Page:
I have learned to say no to non-essential requests since being diagnosed with Parkinson’s. When I say yes to something I really do not want to do, I am also saying no to something I cherish more. What I decide to do is often different from my pre-Parkinson’s days. I have to be vigilant in protecting the white space on my calendar from interesting but unnecessary requests and using it for my life purpose and “A” priorities.
The Right Kind of Requests for Me–Maybe, Maybe Not
These requests have come my way since my PD diagnosis in 2014.
A Favor: My plane lands at PBI at 10 PM. Can you pick me up? Can I consign some items for you to sell on eBay? Will you coach me on how to sell on eBay? Can you bring two dozen cookies to the meeting tonight due to a last minute cancellation? Will you write me a letter of recommendation?
Leadership: Will you be an interim virtual coordinator for the prior learning assessment department for two months? Will you serve as chairman of the committee? The nominating committee would like you to run for treasurer. Will you be my vice-regent? Will you run for co-president? Will you run on our slate of officers for second vice-president? How about being the parliamentarian? Will you serve as a director on the board?
Community: Will you collect from five of your neighbors for the Lung Association? Will you be the club’s January speaker? Will you manage the registration table for our fundraiser like you have for five years? Will you donate a gift basket for our benefit?
Fun Stuff: Can you go thrift shopping on Wednesday? A group of us is meeting for Happy Hour tomorrow. We’d love to see you. Will you submit an entry to our anthology? Will you join us for lunch next Tuesday to discuss program ideas? Will you be a judge for the writing contest?
After a couple of years with PD, I knew what I was capable of accomplishing. I knew where the boundaries were and stayed out of the danger zone. Some requests as listed above stretched me too far and had to be declined.
Two Questions to Determine Yes or No
My simple “two questions” method helps me to decide on yes or no response based on purpose and priorities.
Does the request support my life purpose?
- To make a heartfelt difference
Does the request support my “A” priorities and commitments?
- Physical, mental, and spiritual health
- Relationships with family, friends, colleagues, students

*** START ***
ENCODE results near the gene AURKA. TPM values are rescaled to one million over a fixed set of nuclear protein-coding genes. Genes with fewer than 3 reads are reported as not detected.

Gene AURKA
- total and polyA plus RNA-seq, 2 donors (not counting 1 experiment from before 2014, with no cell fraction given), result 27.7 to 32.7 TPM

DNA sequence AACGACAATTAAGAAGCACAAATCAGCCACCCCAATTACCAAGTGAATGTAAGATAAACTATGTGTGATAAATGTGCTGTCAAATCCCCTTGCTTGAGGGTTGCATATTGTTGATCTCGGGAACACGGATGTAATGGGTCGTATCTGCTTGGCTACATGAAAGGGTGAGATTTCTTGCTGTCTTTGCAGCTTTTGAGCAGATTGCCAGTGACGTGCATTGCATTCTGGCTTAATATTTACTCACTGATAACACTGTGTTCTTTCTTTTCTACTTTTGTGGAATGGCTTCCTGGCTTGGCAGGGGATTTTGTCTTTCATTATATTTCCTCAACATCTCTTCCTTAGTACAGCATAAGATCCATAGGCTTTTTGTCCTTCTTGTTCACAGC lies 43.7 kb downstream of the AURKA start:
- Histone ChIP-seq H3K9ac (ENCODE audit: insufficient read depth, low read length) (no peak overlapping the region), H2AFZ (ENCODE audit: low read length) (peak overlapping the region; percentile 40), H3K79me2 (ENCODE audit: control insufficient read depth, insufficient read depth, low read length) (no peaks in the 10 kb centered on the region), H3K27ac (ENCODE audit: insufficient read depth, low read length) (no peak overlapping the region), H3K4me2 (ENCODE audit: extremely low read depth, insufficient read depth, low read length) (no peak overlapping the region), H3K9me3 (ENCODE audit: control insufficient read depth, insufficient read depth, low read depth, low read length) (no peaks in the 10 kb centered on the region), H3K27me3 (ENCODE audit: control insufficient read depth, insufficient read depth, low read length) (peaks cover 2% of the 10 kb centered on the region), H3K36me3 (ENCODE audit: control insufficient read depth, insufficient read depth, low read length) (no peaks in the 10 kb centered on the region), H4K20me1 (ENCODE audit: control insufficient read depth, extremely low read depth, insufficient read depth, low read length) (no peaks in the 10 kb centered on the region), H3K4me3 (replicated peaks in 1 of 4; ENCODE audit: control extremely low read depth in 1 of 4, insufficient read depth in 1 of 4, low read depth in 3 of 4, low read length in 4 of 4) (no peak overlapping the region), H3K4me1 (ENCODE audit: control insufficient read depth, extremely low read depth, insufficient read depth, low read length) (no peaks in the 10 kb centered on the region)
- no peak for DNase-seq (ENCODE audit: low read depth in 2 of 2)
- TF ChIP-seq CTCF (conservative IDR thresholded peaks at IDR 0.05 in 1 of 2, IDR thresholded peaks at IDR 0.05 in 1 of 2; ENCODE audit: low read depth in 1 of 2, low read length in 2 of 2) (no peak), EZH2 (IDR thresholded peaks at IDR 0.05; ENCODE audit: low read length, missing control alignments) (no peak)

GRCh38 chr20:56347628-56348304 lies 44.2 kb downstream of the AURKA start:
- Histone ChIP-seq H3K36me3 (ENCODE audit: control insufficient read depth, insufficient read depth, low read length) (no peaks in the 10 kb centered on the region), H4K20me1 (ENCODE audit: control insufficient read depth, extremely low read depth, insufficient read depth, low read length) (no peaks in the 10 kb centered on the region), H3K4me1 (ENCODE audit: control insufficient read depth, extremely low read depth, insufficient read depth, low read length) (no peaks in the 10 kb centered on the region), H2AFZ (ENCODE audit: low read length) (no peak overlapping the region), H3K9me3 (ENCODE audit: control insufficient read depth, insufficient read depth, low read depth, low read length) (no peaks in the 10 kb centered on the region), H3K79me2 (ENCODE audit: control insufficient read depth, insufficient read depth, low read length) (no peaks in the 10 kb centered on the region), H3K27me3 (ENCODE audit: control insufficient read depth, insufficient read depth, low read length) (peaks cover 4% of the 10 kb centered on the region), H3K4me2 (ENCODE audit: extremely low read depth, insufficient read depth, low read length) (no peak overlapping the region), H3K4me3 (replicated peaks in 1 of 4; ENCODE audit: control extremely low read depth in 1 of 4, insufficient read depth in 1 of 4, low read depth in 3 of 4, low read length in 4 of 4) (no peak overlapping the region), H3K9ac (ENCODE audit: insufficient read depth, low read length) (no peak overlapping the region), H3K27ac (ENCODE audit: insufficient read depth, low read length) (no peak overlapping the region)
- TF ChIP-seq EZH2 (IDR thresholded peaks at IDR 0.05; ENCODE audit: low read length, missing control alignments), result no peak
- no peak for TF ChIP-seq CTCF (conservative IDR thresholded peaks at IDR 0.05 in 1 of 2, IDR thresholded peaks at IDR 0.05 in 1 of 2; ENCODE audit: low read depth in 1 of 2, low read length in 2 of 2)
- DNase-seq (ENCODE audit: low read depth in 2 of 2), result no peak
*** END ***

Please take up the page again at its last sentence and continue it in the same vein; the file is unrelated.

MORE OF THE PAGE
- Parkinson’s My Way website and blog
- Creative pursuits such as poetry, photography, writing
- Unique travel and educational experiences
- Organizations such as Daughters of the American Revolution
- eBay business selling and preserving vintage selections
Two Techniques for How to Say No
If I decide to say yes, that’s an easy response. If it is no, the goal is to convey that decision and not to change my mind. According to Jonathan Price, tone is the hardest part of saying no.
My two favorite lines are:
- I am already fully committed. Thank you for asking.
- I have a commitment. Maybe another time.
These statements work for me because they are short, simple, and polite. They are stated with confidence leaving little room for me to be persuaded! They do not offer excuses or specific reasons. I don’t think it is always necessary to explain. For example, my commitment might be writing next week’s blog, or going to the neurologist, or relaxing in nature.
The more I talk, the more I will give in and accept. I may feel guilty. I do not want to disappoint. I will talk myself into it. “Well, maybe I can shift that doctor’s appointment around and make it to your event.” Later, I realize I cannot cancel an important appointment I had been waiting on for three months! By hemming and hawing, I create a stressful situation that I still have to decline.
Suzette Hinton says, “We must say “no” to what, in our heart, we don’t want. We must say “no” to doing things out of obligation, thereby cheating those important to us of the purest expression of our love. We must say “no” to treating ourselves, our health, our needs as not as important as someone else’s. We must say “no.”
When I Really Need to Think About It
Sometimes, the request is not one that I can decide on the spot. Maybe I need to talk to someone or gather more information. I only use this technique when I really do need to think about it. Otherwise, I am prolonging the agony of delivering my negative answer. I also follow through with my decision to respond within the time frame promised. Here is what I say:
- I need to think about that. I will let you know by Friday. I appreciate you asking.
- I need to check my schedule. I will call you in two days. Thank you for thinking of me.
Offer Up An Idea
I offer legitimate alternatives when possible and leave the person with another direction to pursue. Have you considered asking Marsha or Sheila? I can also offer to help in a different way. For example, I am unable to make twenty center pieces for this year’s benefit, but I will make a monetary contribution. Or I will pay for the program printing.
In closing, sometimes, I accept or decline a request because of Parkinson’s. But in other instances Parkinson’s has nothing to do with the decision and is never mentioned. Either way, I stay true to my purpose and priorities.
Question to Ponder: How do you decide what requests to accept or decline?